D.C. reinforced civil rights policies in the early 1970s with the Supreme Court extending the definition of discrimination in 1971, in Griggs v. Duke Power Company; the Court overruled employment practices that ostracized black employees without evidence of intent to discriminate. The civil rights movement helped to recreate its momentum for a new round of movements in the 1970s for the rights of women, the disabled, Latinos, and others. With shifts in societal and legal reforms, Federal agencies took the first step towards modern day diversity training, and by the end of 1971, the Social Security Administration had enrolled over 50,000 employees through racial bias training. Corporations followed suit and, over the next five years, began offering anti-bias training to their employees. By 1976, 60 percent of large companies offered equal-opportunity training.
In the 1980s, President Ronald Reagan tried to reverse affirmative action regulations put forward by JFK and appointed Clarence Thomas to run the Equal Employment Opportunity Commission. As a result, diversity trainers in the U.S. began calling for diversity training arguing that women and minorities would soon be the backbone of the workforce and that companies needed to determine how to include them amongst their ranks. By 2005, 65 percent of large corporations offered their employees some form of diversity training.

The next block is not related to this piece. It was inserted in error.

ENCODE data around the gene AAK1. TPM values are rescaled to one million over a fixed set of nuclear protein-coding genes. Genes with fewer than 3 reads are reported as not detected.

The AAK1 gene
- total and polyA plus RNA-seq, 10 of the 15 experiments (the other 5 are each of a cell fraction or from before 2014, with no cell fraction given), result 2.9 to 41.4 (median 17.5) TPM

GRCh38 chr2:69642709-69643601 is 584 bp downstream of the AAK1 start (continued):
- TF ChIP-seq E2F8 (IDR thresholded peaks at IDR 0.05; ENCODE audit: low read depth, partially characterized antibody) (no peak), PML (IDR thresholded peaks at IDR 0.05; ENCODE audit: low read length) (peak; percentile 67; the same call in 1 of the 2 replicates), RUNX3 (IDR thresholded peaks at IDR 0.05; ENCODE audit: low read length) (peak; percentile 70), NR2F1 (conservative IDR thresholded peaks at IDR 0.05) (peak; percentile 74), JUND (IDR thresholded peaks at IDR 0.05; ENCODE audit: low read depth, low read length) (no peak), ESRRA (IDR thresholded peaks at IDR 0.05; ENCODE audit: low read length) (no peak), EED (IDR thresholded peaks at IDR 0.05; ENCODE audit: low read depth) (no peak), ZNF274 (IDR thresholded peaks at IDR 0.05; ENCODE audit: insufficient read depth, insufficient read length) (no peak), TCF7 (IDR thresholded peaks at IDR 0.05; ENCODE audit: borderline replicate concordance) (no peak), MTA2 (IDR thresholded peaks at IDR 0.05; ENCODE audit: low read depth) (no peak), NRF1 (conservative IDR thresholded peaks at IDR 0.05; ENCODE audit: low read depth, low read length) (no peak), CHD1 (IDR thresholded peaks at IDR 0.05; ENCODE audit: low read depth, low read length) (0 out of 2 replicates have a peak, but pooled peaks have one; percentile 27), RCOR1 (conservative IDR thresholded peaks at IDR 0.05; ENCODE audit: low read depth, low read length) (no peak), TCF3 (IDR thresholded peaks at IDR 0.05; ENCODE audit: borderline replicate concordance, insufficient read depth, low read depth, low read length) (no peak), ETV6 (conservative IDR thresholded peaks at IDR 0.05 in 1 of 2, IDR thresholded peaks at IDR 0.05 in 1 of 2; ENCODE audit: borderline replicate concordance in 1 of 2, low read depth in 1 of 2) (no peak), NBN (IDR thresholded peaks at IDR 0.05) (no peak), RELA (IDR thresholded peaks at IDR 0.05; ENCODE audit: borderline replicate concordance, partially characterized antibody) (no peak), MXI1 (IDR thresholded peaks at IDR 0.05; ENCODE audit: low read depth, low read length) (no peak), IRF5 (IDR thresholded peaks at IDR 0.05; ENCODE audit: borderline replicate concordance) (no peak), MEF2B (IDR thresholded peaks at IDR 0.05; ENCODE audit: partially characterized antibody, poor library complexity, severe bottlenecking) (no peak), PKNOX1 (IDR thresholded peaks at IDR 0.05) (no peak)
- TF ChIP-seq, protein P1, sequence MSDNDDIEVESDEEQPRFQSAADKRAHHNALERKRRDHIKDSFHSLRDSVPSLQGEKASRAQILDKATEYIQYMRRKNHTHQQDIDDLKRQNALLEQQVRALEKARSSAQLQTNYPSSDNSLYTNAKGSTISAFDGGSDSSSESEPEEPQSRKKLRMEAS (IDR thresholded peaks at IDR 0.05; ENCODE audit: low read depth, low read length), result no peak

Findings on diversity trainings are mixed. According to Harvard University sociologist Frank Dobbin, there is no evidence to indicate that anti-bias training leads to increases in the number of women or people of color in management positions. A 2009 Annual Review of Psychology study concluded, "We currently do not know whether a wide range of programs and policies tend to work on average," with the authors of the study stating in 2020 that as the quality of studies increases, the effect size of anti-bias training dwindles.